Perhaps no line of Cohen’s better captures the essence of his vision. He is telling his listeners what prophetically inclined rabbis had been telling theirs for thousands of years, namely that the world is a place of suffering, that no celestial cataclysm could ever change that, but that there are things here on this earth — art, love, friendship, kindness, music, sex — that have the power to redeem us.
What does it mean that such a crucial line is spoken not by Cohen or his stand-in, but by a sexual conquest, one who bestows rather than receives sexual pleasure? Described somewhat condescendingly in the song as “talking so brave and so sweet,” this woman, much like Suzanne and Marianne in their songs, is less a flesh-and-blood human than a figure akin to classical statuary. Her own inner life seems just beyond the reach of Cohen’s masculine imagination (assuming he actually wonders what she’s thinking). She has been stripped of her own desires and made to function as a muse, as an enabler of deep spiritual contemplation, but has no spiritual life herself.
Cohen eventually revealed the subject of “Chelsea Hotel No. 2” to be Janis Joplin, yet many years later he would regret not the dalliance but the indiscretion of his disclosure. Joplin did not explicitly deny the tryst, but she had a very different memory of it. She is quoted in The Sixties, by Doon Arbus and Richard Avedon, as saying:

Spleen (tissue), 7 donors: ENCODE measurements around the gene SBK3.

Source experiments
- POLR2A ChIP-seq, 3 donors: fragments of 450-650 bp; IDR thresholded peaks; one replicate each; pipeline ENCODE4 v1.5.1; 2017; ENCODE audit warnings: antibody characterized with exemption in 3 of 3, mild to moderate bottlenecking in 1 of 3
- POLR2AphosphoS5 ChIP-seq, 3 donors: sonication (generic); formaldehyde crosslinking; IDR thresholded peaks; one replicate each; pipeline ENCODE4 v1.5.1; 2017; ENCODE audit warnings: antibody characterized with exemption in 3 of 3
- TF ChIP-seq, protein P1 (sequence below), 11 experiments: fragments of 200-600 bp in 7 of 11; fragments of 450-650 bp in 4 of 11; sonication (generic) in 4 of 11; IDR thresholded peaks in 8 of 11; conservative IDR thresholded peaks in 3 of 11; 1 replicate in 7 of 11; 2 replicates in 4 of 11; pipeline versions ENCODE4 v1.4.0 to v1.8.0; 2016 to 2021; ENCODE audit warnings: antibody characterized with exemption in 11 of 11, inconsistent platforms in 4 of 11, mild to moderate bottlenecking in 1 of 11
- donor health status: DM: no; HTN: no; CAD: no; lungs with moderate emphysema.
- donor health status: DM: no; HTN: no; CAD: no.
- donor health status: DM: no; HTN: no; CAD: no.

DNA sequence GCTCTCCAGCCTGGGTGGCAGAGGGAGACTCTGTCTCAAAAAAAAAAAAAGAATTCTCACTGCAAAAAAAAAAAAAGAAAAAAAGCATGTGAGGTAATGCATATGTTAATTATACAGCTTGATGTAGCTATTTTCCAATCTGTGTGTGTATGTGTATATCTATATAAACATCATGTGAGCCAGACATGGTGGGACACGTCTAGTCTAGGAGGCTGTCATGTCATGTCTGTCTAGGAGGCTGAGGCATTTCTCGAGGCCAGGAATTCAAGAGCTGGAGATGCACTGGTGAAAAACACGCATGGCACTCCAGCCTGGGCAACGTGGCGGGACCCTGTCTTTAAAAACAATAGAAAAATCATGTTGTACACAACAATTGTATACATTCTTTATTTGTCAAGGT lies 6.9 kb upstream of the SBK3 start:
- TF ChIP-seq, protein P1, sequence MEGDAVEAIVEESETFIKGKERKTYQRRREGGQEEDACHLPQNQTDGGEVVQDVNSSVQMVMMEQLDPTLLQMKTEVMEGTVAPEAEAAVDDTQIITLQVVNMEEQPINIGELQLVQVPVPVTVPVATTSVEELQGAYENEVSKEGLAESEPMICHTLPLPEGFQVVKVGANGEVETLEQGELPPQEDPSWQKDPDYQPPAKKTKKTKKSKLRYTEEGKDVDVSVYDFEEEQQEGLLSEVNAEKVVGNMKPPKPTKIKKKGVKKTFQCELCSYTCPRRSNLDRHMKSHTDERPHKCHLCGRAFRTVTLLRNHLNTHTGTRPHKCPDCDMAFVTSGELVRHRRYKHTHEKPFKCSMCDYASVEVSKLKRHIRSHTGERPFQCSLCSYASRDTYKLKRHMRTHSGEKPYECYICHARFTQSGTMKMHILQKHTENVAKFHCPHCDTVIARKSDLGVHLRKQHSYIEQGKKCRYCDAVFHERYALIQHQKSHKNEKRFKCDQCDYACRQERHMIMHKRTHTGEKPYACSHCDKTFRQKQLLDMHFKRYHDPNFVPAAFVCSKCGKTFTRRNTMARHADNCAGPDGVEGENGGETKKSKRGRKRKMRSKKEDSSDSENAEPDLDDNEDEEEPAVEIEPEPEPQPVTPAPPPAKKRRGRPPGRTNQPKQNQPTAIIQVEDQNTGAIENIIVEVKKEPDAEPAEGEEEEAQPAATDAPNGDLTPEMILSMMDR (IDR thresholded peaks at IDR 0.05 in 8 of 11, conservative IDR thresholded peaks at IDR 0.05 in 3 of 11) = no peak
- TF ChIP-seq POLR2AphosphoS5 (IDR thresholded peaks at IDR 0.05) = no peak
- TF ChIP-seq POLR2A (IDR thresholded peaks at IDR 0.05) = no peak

Sometimes, you know, you’re with someone and you’re convinced that they have something to … to tell you. Or, you know … you want to be with them. So maybe nothing’s happening, but you keep telling yourself something’s happening. You know, innate communication. He’s just not saying anything. He’s moody or something. So you keep being there, pulling, giving, rapping, you know. And then, all of a sudden about four o’clock in the morning you realize that, flat ass, this mother-fucker’s just lying there. He’s not balling me.
Joplin is breaking character: rather than the disregarded vessel delivering sexual pleasure in tandem with spiritual revelation, she rewrites her role in “Hotel Chelsea No. 2” as that of unfulfilled lover, bored and unballed. By presenting the same scene from a different perspective, she gives voice to all the muted women in Cohen’s music and rowdily upends his neatly arranged pretensions.